Batman v Superman: Dawn of Justice looks at the list of bad superhero movie traits and says, “Hey, we can do all of those.” A somber tone that confuses being humorless with import; check. Big special effects enemy that sticks out amongst the actual humans; check. A script that opts for a smattering of characters and teases instead of arcs and payoffs; oh, huge check.
Directed by Zack Snyder, he of the equally dreadful Watchmen adaptation, Dawn of Justice manages to screw up Superman (Henry Cavill), which is an easy task, as well as Batman (a freshly scruffed Ben Affleck), a rather difficult one. You see, portraying a person whose desire to do good for goodness sake can be a tricky matter. However, depicting a man overcome by a desire to stop crime at all costs due to his parents’ murders is simple. For Snyder and writing team Chris Garrio and David S. Goyer, Batman is less a hero but a psychopath who spends most of his time plotting how to kill the Boy in Blue. After the massive destruction caused in Man of Steel, which Bruce Wayne saw firsthand, Bats believes that Superman brings more bad than good in the world. Sure Superman has been seemingly helping out throughout the world, not to mention saving Lois Lane (Amy Adams with nothing to do) from imminent death every few minutes, but what if. What if Superman goes, to use the parlance of our times, rogue.
The problem is Batman is seen less as a man possessed but as one unable to reason. Along with his butler turned military expert Alfred, the Caped Crusader never stops to ponder beyond blabbering speeches; machismo oozing into stupidity. It doesn’t help that Affleck doesn’t fit the role well, at least the non-schmoozing elements. As a brooder, Affleck is flat and at times laughable. In terms of Superman, big wiff. More killing. More moping. Plus, a helping of that old, “Maybe I shouldn’t be a superhero” that infects every goodie in their second outings. Building a film around how a world would react to an individual like Superman could be compelling. Dawn of Justice goes the harshest route, sprinkling tidbits and images of save-the-days amidst the misery. We have a protestor here. A person staring in awe there. And Holly Hunter as a Senator asking who Superman answers to over yonder aka Who Supers the Superman?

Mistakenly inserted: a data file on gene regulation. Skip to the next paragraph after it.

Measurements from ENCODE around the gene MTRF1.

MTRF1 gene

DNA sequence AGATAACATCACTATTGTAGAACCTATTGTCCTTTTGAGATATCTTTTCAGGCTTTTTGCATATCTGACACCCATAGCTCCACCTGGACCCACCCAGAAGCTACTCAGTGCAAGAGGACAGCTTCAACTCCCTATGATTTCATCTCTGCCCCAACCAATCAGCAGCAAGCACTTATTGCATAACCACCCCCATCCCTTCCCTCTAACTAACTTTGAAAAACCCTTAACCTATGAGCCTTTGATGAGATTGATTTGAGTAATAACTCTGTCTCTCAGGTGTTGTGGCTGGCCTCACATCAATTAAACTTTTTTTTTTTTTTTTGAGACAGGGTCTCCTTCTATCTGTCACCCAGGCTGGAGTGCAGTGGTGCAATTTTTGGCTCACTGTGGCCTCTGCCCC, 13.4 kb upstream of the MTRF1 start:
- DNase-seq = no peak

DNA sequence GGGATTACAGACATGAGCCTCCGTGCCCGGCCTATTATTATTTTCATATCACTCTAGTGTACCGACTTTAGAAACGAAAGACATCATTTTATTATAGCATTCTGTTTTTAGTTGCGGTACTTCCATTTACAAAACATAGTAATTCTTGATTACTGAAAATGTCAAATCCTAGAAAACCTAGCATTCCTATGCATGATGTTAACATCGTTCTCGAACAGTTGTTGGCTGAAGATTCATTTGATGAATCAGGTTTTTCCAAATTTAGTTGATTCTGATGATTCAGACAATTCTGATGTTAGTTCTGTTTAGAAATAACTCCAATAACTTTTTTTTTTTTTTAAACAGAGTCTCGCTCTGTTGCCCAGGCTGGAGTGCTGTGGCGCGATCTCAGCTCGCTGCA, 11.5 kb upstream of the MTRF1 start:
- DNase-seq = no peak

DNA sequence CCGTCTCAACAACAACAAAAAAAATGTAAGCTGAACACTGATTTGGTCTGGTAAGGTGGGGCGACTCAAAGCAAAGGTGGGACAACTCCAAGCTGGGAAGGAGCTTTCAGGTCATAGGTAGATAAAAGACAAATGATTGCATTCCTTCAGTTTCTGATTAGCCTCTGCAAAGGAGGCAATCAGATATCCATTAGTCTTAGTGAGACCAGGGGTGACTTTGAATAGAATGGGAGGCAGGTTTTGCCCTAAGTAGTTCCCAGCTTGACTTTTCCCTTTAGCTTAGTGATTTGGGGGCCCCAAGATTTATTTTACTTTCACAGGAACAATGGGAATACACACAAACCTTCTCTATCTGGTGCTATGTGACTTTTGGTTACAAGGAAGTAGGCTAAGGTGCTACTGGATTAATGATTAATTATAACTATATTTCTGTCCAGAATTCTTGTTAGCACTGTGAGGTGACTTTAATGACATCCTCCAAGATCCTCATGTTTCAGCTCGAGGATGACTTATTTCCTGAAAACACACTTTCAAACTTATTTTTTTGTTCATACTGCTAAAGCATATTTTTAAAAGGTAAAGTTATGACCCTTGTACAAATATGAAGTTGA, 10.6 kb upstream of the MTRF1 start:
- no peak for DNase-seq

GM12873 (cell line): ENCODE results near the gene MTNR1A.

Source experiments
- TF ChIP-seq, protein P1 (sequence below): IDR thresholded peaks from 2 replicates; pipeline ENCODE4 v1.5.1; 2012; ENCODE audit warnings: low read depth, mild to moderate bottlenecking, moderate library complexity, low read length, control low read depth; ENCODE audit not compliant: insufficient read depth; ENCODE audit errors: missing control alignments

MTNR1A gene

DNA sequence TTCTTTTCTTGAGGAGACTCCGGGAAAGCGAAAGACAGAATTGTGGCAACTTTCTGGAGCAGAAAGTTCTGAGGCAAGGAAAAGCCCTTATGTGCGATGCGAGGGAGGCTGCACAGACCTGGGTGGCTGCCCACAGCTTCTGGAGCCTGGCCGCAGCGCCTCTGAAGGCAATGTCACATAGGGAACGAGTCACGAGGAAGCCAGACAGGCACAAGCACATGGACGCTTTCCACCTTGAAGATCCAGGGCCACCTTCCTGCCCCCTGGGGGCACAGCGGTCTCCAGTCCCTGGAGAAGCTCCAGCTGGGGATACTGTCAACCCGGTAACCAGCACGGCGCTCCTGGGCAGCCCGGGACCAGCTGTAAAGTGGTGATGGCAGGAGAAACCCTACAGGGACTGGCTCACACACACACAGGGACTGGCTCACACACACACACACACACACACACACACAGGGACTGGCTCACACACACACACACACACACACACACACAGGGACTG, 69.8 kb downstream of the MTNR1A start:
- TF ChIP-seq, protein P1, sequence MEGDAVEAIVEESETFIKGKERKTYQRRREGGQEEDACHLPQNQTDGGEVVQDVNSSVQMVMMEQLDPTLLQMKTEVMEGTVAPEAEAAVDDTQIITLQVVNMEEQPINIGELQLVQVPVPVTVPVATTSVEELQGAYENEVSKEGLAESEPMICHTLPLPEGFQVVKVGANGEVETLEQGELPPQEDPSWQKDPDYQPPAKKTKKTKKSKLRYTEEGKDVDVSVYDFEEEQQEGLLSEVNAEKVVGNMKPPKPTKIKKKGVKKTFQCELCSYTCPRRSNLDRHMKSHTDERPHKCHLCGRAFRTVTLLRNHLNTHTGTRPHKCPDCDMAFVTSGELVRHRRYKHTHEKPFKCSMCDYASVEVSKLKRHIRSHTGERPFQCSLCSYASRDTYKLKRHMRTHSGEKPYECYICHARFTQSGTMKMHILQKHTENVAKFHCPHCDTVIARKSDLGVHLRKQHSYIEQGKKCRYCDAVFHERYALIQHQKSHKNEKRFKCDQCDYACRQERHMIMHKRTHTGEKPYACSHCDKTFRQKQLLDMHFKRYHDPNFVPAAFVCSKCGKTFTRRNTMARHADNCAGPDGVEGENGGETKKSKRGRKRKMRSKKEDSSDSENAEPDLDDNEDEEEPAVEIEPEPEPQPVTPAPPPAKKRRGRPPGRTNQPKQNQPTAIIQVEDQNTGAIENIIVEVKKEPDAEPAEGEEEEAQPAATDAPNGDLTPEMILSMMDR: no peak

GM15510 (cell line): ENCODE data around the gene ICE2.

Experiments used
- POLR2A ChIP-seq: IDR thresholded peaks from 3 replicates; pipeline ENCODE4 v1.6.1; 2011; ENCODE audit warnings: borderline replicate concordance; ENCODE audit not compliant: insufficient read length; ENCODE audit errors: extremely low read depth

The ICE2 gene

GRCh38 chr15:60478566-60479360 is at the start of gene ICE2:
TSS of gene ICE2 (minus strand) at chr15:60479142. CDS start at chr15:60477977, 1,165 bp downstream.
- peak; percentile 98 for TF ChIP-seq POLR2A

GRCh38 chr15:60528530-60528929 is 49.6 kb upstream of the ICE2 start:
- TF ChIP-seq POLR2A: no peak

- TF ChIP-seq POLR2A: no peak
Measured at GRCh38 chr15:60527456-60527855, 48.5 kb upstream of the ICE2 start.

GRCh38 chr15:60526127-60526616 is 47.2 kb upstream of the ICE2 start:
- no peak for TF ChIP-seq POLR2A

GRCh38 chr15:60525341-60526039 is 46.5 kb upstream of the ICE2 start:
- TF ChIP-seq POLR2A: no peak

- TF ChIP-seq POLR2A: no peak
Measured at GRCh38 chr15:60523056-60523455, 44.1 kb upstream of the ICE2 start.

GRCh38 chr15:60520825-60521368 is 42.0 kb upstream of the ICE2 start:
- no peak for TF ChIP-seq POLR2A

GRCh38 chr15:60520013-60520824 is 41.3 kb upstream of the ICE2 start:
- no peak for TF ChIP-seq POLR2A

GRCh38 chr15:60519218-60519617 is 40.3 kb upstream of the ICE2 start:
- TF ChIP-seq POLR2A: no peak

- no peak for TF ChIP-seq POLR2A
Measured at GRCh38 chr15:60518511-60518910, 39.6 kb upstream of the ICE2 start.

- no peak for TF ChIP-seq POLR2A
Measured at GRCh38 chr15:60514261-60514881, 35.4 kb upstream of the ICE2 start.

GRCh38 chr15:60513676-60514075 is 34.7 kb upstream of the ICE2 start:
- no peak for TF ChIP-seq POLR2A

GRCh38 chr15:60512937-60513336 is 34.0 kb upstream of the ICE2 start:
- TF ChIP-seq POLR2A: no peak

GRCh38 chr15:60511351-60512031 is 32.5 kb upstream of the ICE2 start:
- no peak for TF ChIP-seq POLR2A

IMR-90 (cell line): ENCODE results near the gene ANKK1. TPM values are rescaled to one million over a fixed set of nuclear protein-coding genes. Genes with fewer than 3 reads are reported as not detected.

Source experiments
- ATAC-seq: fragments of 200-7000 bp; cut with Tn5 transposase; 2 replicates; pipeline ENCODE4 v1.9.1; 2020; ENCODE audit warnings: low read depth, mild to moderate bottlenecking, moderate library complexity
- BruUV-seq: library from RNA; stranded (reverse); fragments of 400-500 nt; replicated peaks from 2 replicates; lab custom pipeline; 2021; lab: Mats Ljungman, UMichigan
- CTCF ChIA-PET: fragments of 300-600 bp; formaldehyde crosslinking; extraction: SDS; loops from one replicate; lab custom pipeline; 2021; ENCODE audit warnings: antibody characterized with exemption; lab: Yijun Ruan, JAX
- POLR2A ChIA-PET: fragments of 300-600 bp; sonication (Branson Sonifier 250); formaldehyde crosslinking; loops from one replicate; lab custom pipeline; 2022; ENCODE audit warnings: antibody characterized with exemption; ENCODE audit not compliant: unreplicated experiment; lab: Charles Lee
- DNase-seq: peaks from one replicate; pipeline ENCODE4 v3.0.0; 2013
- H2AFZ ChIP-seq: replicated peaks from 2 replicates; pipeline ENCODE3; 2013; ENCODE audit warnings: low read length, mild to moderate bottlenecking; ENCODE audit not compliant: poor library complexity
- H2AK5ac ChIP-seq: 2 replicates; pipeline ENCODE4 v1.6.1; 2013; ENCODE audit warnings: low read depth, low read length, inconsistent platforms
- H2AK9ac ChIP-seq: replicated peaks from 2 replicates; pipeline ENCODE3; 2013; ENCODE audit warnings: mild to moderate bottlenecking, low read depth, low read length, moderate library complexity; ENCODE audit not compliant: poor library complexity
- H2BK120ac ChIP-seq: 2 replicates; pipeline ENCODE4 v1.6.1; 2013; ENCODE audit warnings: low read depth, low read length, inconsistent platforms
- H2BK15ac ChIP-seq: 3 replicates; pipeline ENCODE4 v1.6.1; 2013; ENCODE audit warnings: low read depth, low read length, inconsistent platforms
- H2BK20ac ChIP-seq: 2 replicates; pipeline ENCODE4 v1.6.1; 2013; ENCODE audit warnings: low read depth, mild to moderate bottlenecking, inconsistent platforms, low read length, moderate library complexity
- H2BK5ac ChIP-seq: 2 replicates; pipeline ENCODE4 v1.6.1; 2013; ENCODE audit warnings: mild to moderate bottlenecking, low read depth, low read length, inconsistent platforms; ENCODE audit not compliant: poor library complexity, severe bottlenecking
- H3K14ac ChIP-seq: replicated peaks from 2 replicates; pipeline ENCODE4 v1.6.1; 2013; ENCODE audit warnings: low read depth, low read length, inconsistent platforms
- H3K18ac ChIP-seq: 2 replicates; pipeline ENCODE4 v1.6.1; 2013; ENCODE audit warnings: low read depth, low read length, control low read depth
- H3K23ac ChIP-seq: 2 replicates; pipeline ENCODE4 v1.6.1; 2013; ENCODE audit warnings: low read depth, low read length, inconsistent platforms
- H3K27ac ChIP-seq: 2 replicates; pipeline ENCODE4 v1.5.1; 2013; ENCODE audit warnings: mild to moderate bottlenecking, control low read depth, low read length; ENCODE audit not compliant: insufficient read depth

This is where the script really fails the film. By trying to cram so many characters, set-ups for future films and pseudo plot-twists, everything gets the short-shrift, even at 150 minutes. For example, Superman has been fighting the good fight for 18 months in this film. What has he done? Just save kittens in trees and Lois Lane a bunch? Is it realistic to think that the cross-border shenanigans that kick off Hunter’s investigation into Superman’s motives are the first? Not at all. By going uber-real, all of the lackluster detail and fake physicality sticks out even worse.
So Superman is too thinly drawn, Batman is a bag of angry tics and Lois Lane is probably stranded on a beach; how about the new crew? Jesse Eisenberg’s Lex Luthor will split people; flailing arms, high-pitched chatting and with a mind working so fast his mouth can’t keep up. It’s a different Luthor for sure, but a welcome change of tone in a movie drowning in faux-heft. Gal Gadot is Wonder Woman and, though in little of the proceedings, makes a bit of a mark. It’s nice to have someone there without daddy issues; at least that we know of at this juncture. Plus there’s a big-bad made of computer stuffs that punches and growls. Snyder, hailed by some for his action, has no clue how to shoot said nemesis or the battles that overrun the last half hour. Our protagonists going crashing through brick walls and skyscrapers, and what effect they have on them is lost in the debris, particle effects and a color-palette that has a phobia of anything outside of sepia tone.
By the end, Dawn of Justice unfurls a couple additional speeches that have no sway since they’re coming from the equivalent of expensive cosplay by angry teenaged boys. This is a dud for the ages.
Batman v Superman: Dawn of Justice opens in Seattle Friday.